By Sally Absher

Year Round School. The school-wide meetings are underway regarding a proposed Year Round (or “Balanced”) Calendar. The list of meetings can be found here: Note that many of the meetings are already over, and participants are being told that this is their “only chance” to weigh in on the idea.

The meetings follow the same Delphi Technique of “dialogue to consensus” used to sell the 10-Year Plan and the KCS Strategic Plan. A facilitator presents an overview of the topic, and then the attendees are divided into small groups to “dialogue” on the pros and cons of various ideas. The facilitators in each group “guide” the discussion, hoping to arrive at the predetermined outcome. The individual groups “vote.” And people leave, thinking they have contributed to the process.

According to several in attendance in the Halls area last week (which took place on the same date as the middle school/high school band concert), they were asked to vote for the current calendar, a 9/2 calendar, or a 9/3 calendar. The results in one group were: nine for current, three for 9/2, zero for 9/3, and in another group: five for current, three for 9/2 and zero for 9/3. So that is what 20 of the 400,000 people in Knox County thought about the options. Hopefully many more people will weigh in.

The biggest concern voiced is why this is even being discussed now. KCS has offered NO information on the cost, NO information on what, if any “intervention” will be offered, and for whom, and NO peer reviewed research that clearly shows a benefit for the majority of students under year round school.

Most people agree that they’d like to see the return of the week-long Fall Break. Beyond that … it depends. But don’t be complacent. The Superintendent hopes to bring this to vote as early as May or June of this year. And his loyal supporters, both principals and certain BOE members, are doing all they can to grease the skids for an easy passage. Don’t let this be another vote under the guise of “if we pass it they will fund it.”

And funding will be a HUGE issue. Metro Nashville tried for several years to pass a 9/2 calendar. They finally compromised on a modified 9/2 calendar, with a one week fall break and two weeks for Christmas and spring. Giving up that one extra week of break in the fall saved MNPS $20M.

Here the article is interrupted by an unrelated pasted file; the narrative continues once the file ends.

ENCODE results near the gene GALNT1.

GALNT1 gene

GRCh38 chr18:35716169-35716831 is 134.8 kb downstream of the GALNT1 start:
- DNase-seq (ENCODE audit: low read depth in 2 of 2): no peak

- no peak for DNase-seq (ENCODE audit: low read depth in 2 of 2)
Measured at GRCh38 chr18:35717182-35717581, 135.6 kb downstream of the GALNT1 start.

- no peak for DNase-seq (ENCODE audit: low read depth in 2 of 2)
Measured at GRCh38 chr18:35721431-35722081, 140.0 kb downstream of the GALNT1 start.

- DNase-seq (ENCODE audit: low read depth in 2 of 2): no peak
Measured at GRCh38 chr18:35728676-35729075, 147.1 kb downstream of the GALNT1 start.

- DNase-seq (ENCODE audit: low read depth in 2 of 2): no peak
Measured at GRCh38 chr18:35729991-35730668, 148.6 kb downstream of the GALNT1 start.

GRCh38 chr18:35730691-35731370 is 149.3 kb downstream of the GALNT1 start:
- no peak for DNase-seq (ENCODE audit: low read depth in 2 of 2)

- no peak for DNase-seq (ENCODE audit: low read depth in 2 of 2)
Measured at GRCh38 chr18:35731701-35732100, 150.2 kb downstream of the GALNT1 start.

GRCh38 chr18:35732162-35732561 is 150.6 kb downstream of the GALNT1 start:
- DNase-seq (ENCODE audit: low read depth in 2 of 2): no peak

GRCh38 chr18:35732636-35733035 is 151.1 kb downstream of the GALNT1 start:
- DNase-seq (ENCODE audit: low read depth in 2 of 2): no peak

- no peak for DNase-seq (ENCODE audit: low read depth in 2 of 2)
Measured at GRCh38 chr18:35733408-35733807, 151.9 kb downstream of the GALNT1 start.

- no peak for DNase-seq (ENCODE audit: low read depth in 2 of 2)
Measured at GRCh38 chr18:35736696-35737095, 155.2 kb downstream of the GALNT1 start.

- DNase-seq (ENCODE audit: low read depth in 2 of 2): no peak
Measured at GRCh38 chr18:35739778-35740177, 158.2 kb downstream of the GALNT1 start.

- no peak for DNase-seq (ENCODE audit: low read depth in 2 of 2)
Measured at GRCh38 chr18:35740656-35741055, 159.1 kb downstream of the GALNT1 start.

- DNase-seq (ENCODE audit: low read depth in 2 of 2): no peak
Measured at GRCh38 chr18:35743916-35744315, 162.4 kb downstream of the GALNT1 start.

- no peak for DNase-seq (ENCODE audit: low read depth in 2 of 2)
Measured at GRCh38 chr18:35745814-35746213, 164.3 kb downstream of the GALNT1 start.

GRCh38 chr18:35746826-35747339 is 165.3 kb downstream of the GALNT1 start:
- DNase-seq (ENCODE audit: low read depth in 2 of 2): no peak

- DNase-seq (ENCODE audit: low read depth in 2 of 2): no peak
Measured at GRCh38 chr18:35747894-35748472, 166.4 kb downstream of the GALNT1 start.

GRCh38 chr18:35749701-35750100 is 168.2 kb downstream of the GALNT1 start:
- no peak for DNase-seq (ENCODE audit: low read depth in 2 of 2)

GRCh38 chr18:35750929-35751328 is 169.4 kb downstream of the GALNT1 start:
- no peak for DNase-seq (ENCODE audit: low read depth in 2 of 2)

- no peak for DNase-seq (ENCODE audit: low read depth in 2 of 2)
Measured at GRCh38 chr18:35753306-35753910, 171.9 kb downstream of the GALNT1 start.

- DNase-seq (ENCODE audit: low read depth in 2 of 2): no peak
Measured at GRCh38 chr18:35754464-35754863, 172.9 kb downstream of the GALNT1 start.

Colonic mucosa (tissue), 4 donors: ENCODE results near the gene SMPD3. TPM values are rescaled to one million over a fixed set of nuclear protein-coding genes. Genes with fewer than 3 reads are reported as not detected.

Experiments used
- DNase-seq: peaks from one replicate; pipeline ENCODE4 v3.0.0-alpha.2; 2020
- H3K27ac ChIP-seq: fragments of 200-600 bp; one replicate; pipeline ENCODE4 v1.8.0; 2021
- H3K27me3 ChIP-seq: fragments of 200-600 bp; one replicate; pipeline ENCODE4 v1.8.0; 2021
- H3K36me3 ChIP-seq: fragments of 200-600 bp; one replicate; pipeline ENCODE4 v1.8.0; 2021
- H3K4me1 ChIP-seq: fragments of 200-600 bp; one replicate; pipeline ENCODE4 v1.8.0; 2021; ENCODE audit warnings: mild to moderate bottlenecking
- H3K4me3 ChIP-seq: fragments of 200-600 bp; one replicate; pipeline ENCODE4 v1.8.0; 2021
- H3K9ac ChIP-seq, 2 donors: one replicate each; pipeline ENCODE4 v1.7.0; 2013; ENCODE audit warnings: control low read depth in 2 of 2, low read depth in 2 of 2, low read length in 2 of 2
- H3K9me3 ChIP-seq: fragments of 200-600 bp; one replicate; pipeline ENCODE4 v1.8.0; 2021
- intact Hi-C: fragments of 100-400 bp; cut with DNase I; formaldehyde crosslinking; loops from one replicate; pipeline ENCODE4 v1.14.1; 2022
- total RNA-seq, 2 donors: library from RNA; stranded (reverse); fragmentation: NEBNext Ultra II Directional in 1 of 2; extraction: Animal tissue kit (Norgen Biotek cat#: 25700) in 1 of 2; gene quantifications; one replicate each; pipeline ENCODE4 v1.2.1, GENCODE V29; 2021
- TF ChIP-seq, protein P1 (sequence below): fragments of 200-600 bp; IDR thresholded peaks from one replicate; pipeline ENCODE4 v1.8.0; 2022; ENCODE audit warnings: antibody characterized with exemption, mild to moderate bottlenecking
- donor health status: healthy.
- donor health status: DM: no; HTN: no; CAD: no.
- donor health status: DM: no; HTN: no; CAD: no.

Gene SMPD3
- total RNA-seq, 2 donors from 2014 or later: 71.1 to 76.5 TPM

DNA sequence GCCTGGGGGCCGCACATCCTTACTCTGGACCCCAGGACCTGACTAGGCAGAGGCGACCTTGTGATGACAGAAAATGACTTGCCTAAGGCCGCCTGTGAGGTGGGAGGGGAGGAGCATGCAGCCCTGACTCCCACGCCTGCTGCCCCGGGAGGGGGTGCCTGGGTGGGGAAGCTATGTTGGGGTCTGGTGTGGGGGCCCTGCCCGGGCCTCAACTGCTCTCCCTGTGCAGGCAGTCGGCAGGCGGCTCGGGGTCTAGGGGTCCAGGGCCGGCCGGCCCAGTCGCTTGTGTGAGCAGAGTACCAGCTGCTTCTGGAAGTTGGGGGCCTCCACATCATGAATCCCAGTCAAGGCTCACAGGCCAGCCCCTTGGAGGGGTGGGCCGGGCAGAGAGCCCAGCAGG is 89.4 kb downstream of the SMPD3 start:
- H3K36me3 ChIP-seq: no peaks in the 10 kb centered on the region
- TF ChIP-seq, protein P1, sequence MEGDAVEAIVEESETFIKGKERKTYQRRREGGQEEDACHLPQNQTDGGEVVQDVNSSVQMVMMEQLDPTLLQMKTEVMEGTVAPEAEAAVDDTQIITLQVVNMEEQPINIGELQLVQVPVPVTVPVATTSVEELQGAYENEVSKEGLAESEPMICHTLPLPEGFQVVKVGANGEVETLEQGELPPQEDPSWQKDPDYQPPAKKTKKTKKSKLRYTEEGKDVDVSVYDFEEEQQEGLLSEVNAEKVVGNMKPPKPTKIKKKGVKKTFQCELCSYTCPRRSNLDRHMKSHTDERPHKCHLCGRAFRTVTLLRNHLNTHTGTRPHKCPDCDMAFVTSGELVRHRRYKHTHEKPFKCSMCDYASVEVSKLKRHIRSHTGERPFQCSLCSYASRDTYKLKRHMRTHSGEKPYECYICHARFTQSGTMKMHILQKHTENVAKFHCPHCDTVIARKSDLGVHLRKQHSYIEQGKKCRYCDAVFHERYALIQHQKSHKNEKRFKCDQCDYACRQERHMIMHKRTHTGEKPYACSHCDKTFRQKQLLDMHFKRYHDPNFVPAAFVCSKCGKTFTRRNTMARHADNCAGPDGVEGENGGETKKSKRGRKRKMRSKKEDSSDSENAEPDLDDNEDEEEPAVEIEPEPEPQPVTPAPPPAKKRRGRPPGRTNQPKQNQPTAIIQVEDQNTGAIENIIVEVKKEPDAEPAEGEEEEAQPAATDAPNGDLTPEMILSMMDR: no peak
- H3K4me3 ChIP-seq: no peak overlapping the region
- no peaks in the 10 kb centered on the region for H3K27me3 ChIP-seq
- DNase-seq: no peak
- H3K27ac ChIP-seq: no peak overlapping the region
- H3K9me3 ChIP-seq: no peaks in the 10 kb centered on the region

Karen Carson – Blaming Teachers for Year Round School? Last week, Fifth District BOE member Karen Carson had a busy Sunday. First she appeared on WATE’s’s “Tennessee This Week”, and then was in-studio on the George Korda “State Your Case” radio show, along with Assistant Superintendent Dr. Elizabeth Alvez, to promote McIntyre’s proposed year round calendar.

First Carson said, “I don’t have a position on it yet… I want to be compelled to make that move.” But later she said, “I think the four factors that I look at are all going to interplay. For me, if a majority of teachers say they don’t want it, that’s going to influence me greatly…but if a majority – 70 + percent of teachers say this is a good thing for kids and for teachers, and it’s revenue neutral, or revenue doable, and the academic research shows it’s a plus, and 48% of the parents say its good – so 52% say no – I would probably go with it.”

Carson appears to be triangulating this issue so she can say she “did it for the teachers.” If a plan passes that is not popular with parents, it sets the teachers up as the scapegoat. The opinions of teachers are extremely important. But so are the opinions of parents, taxpayers, and greater community. We will all be impacted to one degree or another.

Dr. Alvez admitted that the “research is somewhat mixed in terms of academic improvement.”  When asked about cost, she answered, “It depends on the implementation.” Ah yes. The devil is in the details.

It also depends how the questions are asked. Maryville is usually cited as a District where “everyone” loves year round school. But a caller from Maryville had numerous complaints about the calendar, and said “I’ve seen those surveys, and never is there an option on the survey for the traditional calendar.”

Standardized Documentary. BOE members Gloria Deathridge and Karen Carson may not have heard about the growing resistance to high stakes standardized testing and National Opt Out movement, but they are quickly becoming a minority. On March 7, SPEAK sponsored a showing of the documentary film “Standardized: Lies, Money, and Civil Rights. How Testing is Ruining Public Education.”

Approximately 60 interested parents, teachers, and community members filled the meeting room at the Bearden public library Saturday afternoon. Many stayed to participate in a round-table discussion following the movie. Learn more about the National Opt Out Movement in next week’s Focus.

If you missed the showing and are interested in seeing the film, you can stream it online ($4.99) or download it for $12.99 here:

KCS 2015-2016 Budget Preview. Last week’s mid-month marathon BOE meeting lasted over five and a half hours, and included a presentation on the Middle School Study; a discussion of the preliminary FY 2016 Capital Improvement Plan, and a preview of the preliminary FY 2016 General Purpose Budget.

The budget calls for a nearly $16M increase in funding over the 2014-2015 budget, which Dr. McIntyre said represents a 3.7% increase. Because KCS has relied heavily in recent years on grants and other funding sources that are ending, the preliminary budget includes a number of curtailments, cuts, and yet-to-be-determined reductions.

We are sure there will be a “robust” discussion of various options in the months to come. At the top of the list, of course, is Doug Harris’ perpetual solution of a tax increase to give the schools $40 – 60 more in funding (so he can give it away to charter schools and private schools via vouchers?)